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Italian Studies 24, Section 1
The Mafia: History and Fiction (1 unit, P/NP)
Professor Mia Fuller
Thursday 9:00-10:00, 6331 Dwinelle Hall, Class number: 46609

Everyone loves the mafia –at least in films, on television, and in books. Why? And what is 'the' mafia? In this seminar we will explore fictional and non-fictional explanations of the mafia as an originally unique, Italian phenomenon, and as a closed social, economic, and psychological system based on brutality and secrecy. Our materials will include a few essential readings with discussion of classic films and TV representations.

Mia Fuller, Ph.D. Berkeley, is Associate Professor of Italian Studies. She is a cultural anthropologist who has combined fieldwork and archival research in her studies of architecture and city planning in the Italian colonies between 1869 and 1943. Her book on the subject, Moderns Abroad: Architecture, Cities, and Italian Imperialism, was published by Routledge in 2007. She is also the co-editor (with Ruth Ben-Ghiat) of Italian Colonialism: A Reader (Palgrave, 2005). Currently, she is preparing an ethnographic, architectural, and oral-historical study of the Fascist-era 'New Towns' built in 1930s Italy.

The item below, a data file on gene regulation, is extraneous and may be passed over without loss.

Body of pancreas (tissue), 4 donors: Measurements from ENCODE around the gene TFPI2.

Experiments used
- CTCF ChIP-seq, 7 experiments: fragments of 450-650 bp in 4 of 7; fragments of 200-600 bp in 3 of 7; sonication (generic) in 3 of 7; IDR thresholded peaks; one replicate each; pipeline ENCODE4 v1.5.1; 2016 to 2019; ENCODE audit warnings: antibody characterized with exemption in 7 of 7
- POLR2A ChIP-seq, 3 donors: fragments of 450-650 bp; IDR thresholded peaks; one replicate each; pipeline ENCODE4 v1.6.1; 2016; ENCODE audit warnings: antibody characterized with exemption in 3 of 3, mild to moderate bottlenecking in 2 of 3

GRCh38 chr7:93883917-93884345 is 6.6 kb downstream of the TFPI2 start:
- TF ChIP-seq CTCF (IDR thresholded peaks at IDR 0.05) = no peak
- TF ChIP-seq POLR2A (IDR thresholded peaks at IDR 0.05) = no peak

Faculty web site: http://italian.berkeley.edu/people/profile.php?id=19

Quotes from Fall 2016 seminar:

It is an amazing opportunity to learn something about a topic that doesn’t really get addressed in other classes.

This course is a good introduction to what classes at Berkeley would be like and definitely helped me to learn what to expect.

This course was good for helping me feel more connected with a professor on a one-on-one basis.
Freshman and Sophomore Seminars are co-sponsored by the Undergraduate Division
of the College of Letters & Science and the Vice Provost for Undergraduate Education.
For further information about the program,
contact Alix Schwartz (alix@berkeley.edu / 642-8378).

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